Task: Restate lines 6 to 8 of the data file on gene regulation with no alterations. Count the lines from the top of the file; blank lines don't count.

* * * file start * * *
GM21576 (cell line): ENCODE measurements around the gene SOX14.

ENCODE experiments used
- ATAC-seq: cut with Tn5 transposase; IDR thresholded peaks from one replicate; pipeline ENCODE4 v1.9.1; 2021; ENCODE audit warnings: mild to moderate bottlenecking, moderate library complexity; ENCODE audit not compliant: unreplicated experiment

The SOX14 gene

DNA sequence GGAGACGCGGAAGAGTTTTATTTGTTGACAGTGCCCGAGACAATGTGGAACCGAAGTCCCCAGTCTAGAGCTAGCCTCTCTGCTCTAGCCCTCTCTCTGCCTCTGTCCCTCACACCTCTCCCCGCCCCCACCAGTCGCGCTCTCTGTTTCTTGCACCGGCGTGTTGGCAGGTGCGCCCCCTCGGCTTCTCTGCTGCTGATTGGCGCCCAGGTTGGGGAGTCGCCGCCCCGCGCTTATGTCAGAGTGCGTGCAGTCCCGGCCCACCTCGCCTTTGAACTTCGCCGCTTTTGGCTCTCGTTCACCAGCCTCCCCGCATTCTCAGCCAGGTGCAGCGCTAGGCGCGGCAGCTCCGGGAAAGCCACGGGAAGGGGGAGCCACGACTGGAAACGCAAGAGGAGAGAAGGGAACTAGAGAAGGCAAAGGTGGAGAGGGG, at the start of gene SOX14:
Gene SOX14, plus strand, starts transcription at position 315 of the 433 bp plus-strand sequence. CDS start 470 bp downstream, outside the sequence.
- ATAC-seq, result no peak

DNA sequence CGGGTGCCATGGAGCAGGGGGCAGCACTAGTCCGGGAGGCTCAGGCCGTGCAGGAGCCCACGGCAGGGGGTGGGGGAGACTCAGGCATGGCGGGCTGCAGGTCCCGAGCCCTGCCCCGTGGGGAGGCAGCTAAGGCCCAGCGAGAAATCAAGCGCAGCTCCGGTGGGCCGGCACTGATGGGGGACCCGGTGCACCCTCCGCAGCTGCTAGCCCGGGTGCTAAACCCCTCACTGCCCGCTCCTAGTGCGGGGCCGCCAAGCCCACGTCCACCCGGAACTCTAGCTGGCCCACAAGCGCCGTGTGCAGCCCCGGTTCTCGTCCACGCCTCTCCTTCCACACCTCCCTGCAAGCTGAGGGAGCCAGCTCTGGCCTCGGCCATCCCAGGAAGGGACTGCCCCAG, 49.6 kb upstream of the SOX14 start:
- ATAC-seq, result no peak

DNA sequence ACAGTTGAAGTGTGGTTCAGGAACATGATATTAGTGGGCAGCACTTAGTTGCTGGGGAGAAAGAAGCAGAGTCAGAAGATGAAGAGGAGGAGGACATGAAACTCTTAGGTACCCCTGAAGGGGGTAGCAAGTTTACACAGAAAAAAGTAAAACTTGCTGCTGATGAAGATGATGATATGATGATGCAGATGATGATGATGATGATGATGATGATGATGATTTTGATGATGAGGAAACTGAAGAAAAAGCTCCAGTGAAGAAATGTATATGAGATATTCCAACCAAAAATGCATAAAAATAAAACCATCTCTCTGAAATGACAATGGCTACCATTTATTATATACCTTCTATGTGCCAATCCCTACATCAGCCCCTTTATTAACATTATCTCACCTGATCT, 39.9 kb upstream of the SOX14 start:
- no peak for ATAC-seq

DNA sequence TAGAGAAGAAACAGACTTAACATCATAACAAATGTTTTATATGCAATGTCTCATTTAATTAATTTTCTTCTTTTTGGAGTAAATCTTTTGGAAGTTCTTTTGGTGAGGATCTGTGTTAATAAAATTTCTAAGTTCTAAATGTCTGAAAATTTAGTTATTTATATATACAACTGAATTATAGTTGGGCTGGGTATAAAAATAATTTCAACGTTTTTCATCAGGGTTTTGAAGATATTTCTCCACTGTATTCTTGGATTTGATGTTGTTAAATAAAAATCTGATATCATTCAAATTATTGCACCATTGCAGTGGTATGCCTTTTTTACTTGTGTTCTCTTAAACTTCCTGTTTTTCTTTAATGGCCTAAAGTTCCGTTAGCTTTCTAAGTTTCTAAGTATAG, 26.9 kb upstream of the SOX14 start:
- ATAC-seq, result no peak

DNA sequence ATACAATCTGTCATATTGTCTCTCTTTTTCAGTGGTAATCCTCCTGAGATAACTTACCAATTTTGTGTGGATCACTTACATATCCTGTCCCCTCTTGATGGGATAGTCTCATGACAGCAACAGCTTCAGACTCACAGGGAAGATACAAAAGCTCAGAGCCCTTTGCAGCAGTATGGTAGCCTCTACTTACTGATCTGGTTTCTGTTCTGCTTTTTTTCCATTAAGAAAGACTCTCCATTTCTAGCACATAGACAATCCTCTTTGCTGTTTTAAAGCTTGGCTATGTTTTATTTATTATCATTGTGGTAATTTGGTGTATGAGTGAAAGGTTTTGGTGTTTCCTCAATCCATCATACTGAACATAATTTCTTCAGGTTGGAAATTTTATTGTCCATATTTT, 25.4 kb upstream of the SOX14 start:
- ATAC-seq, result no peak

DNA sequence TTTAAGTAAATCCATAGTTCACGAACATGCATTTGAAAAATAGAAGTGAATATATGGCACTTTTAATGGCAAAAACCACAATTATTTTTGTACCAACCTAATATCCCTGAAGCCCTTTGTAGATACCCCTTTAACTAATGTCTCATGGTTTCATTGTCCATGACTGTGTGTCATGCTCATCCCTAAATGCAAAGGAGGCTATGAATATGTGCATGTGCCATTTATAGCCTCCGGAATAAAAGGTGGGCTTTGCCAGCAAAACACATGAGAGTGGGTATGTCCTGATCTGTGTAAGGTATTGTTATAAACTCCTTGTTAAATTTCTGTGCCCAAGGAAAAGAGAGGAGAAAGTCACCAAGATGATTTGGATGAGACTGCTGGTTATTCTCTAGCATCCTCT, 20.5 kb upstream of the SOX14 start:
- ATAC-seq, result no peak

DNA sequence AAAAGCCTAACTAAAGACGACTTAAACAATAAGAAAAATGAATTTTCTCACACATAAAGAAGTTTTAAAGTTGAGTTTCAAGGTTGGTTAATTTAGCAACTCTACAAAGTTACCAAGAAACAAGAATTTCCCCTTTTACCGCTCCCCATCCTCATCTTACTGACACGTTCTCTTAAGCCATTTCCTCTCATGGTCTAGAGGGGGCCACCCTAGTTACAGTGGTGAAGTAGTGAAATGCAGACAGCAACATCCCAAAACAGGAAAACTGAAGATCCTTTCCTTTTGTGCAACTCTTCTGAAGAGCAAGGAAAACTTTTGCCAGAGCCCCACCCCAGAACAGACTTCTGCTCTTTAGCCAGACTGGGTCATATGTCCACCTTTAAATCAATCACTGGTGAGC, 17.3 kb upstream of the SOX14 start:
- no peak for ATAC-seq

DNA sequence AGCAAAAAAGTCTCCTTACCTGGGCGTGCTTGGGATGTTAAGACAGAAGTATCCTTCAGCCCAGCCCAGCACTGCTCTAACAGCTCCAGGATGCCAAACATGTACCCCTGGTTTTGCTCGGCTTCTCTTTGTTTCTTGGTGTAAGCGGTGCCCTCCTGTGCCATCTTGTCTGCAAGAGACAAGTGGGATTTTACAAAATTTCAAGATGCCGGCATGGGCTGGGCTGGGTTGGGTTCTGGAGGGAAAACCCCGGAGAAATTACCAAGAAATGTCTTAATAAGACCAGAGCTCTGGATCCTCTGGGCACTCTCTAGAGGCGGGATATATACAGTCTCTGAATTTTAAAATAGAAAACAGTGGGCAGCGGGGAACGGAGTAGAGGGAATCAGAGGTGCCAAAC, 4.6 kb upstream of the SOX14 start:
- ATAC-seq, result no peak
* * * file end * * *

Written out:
Gene SOX14, plus strand, starts transcription at position 315 of the 433 bp plus-strand sequence. CDS start 470 bp downstream, outside the sequence.
- ATAC-seq, result no peak

DNA sequence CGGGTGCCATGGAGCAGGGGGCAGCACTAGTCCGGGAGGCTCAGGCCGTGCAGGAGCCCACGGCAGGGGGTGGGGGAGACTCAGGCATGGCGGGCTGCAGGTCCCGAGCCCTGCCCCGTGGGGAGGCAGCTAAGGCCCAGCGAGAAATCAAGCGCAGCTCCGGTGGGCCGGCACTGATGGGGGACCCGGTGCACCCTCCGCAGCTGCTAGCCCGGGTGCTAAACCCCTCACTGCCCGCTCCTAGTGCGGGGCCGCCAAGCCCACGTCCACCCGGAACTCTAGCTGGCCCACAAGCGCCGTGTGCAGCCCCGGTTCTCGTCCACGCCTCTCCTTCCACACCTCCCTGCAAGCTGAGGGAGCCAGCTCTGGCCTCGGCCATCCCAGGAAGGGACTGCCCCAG, 49.6 kb upstream of the SOX14 start: